Alas, I am not at liberty to reveal what that evidence is, for I gave it to a friend of mine who is writing a book whose impact I do not want to reduce. But the efficacy of a punishment and its justification are not the same, except on a purely utilitarian view of punishment. I have little doubt that the amputation of hands would deter burglars, thieves, and robbers, but I would not advocate it because I think that such a savage retribution would be brutal. Moreover, on a utilitarian argument it would be permissible to punish the innocent if by doing so it produced the desired effect. Punishment must be according to desert as well as effect; therefore, the utilitarian justification of punishment is wrong, or at least very incomplete.

I have little doubt that some men deserve death, but there are also men who deserve much worse than death: men who have done such horrible things (sometimes worse than murder) that no punishment would or could be condign enough to be unjust. But we do not inflict such punishments in order to preserve; therefore, desert cannot by itself justify punishment, either.

But in my opinion, the decisive argument against the death penalty is that mistakes are made even in the most scrupulous and careful of jurisdictions, whether the penalty be death or any other. And for the state to do to death its own citizens who turn out to have been innocent is not only terribly wrong in itself, it leads to very bad long-term consequences for society as a whole.

In the case of Herbert Smulls there appears no doubt at all of his guilt. No one, as far as I know, suggests that he did not do what he was accused of having done. Wrongful conviction, meaning innocence of the crime, was never (I think) part of his appeal. Therefore, executing him does not pose the slightest risk of executing the wrong man.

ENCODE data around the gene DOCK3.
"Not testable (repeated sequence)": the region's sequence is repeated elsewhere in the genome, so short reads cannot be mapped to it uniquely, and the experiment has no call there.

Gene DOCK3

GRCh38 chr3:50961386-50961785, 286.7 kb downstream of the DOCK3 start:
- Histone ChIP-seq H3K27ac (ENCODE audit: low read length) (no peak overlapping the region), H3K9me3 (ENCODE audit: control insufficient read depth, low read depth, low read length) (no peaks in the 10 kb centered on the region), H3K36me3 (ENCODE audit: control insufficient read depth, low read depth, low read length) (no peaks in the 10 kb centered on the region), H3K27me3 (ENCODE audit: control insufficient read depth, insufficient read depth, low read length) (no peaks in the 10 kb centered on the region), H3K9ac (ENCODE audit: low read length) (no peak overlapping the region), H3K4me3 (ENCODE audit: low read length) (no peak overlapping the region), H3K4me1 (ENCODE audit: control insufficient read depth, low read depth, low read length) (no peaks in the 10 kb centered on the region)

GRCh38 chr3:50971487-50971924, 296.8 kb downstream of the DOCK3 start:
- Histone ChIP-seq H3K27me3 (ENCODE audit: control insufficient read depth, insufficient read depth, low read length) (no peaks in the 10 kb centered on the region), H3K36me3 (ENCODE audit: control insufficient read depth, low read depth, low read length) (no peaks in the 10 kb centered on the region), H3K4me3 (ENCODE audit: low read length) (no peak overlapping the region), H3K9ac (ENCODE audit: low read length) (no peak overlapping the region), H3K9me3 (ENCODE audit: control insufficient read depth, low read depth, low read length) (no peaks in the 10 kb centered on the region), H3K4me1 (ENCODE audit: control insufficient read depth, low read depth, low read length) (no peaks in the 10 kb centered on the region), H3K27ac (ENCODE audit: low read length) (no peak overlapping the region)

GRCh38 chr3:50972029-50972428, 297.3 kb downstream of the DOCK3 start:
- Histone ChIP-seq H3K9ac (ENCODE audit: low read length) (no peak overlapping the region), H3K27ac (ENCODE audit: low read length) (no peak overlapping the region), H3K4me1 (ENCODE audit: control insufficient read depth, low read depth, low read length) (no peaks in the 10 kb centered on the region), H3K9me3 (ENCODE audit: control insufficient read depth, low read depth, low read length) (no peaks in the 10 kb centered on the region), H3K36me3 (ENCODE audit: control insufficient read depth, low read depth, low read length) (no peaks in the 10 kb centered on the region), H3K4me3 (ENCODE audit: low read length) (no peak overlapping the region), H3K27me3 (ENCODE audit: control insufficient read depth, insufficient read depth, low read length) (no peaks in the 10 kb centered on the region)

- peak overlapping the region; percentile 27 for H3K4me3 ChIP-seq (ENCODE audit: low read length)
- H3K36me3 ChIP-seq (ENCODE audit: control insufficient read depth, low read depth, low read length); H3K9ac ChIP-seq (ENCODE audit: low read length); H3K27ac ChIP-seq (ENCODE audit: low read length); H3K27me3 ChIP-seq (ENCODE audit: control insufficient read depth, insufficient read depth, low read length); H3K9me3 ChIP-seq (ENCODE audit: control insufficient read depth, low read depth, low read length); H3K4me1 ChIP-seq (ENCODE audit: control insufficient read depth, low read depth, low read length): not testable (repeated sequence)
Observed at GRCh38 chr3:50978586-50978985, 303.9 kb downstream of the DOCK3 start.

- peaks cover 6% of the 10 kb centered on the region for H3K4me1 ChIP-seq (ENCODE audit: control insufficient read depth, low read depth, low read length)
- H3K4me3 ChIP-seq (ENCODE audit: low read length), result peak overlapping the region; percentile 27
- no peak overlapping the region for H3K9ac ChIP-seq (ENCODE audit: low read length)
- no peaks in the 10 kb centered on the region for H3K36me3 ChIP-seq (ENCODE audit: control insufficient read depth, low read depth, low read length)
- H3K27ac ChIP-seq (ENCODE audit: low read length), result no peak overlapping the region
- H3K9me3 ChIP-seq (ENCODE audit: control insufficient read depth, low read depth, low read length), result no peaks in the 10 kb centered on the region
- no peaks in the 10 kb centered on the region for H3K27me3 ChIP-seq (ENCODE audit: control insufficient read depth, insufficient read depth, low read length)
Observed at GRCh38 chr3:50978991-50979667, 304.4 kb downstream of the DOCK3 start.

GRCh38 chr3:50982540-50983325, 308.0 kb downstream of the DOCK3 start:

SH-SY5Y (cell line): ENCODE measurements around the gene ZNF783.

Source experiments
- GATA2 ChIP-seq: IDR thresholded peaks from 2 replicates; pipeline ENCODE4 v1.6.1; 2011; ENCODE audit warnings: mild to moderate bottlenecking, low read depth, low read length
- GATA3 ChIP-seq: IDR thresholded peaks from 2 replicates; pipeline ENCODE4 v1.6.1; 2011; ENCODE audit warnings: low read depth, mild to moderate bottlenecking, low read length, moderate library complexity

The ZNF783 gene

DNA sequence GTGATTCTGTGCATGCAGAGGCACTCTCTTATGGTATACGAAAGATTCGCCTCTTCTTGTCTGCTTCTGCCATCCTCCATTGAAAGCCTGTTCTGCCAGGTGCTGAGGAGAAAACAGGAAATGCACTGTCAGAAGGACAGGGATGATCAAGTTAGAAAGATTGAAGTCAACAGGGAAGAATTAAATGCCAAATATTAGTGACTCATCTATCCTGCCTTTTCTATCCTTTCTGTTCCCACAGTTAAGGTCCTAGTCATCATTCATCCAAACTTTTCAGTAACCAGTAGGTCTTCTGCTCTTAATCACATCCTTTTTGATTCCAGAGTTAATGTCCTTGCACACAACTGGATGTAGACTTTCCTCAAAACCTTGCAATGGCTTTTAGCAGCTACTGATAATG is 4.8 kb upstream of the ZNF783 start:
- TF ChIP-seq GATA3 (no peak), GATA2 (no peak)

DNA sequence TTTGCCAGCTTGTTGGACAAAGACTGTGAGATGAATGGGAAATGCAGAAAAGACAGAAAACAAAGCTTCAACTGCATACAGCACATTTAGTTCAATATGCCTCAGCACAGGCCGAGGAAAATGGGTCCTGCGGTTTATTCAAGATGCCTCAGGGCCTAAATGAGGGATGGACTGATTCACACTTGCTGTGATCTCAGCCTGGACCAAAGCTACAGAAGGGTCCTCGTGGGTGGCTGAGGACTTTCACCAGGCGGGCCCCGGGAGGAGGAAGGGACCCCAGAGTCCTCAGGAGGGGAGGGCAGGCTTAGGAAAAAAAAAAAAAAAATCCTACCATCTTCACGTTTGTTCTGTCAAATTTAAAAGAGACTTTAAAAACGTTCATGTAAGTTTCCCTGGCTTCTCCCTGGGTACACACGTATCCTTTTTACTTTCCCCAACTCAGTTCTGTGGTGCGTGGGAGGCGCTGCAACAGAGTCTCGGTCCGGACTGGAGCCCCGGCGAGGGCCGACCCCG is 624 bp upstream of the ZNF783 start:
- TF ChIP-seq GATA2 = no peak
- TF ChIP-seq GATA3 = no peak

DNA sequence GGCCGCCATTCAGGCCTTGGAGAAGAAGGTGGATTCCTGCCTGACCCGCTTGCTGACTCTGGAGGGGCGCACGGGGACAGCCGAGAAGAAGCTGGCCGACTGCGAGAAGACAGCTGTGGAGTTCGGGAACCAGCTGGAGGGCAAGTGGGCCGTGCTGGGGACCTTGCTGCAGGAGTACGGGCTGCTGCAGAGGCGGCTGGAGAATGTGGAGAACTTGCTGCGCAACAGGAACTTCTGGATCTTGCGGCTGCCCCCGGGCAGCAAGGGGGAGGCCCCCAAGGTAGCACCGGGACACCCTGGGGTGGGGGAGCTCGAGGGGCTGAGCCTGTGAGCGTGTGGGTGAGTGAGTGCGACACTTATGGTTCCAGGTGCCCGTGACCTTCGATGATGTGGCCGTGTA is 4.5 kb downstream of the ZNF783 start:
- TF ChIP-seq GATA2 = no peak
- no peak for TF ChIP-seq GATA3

But this raises a problem. Under our system of justice, all convicted men are supposed to be guilty beyond reasonable doubt. That, indeed, is the legal definition of guilt. To allow Smulls to be executed on the grounds that he was undoubtedly guilty, that is to say really, really guilty, is to imply that there are at least two classes of men found guilty under our law: the undoubtedly guilty, and the less undoubtedly guilty, namely the quite probably, or quite possibly, guilty. But that distinction is precisely what our system is supposed to avoid, even if in practice it cannot altogether be avoided.

Be this all as it may, the 22-year delay in Small’s execution was inexcusable. If a legal system cannot persuade itself of the correctness of its judgment within a few weeks, how could it do so after 22 years? A judgment that takes 22 years to become indubitable cannot be indubitable. And if it were indubitable earlier, then it would be the utmost cruelty, and a sign of deep brutalization of feeling, to execute a man not immediately but after 22 years. It is, or ought to be, revolting.

I do not at all sympathize with what Herbert Smulls did. I have no idea, either, what he became in the 22 years between the commission of his crime and his execution. We know that his crime was brutal and without excuse; so, alas, was his execution.” (http://takimag.com/article/unjust_crimes_and_unjust_executions_theodore_dalrymple)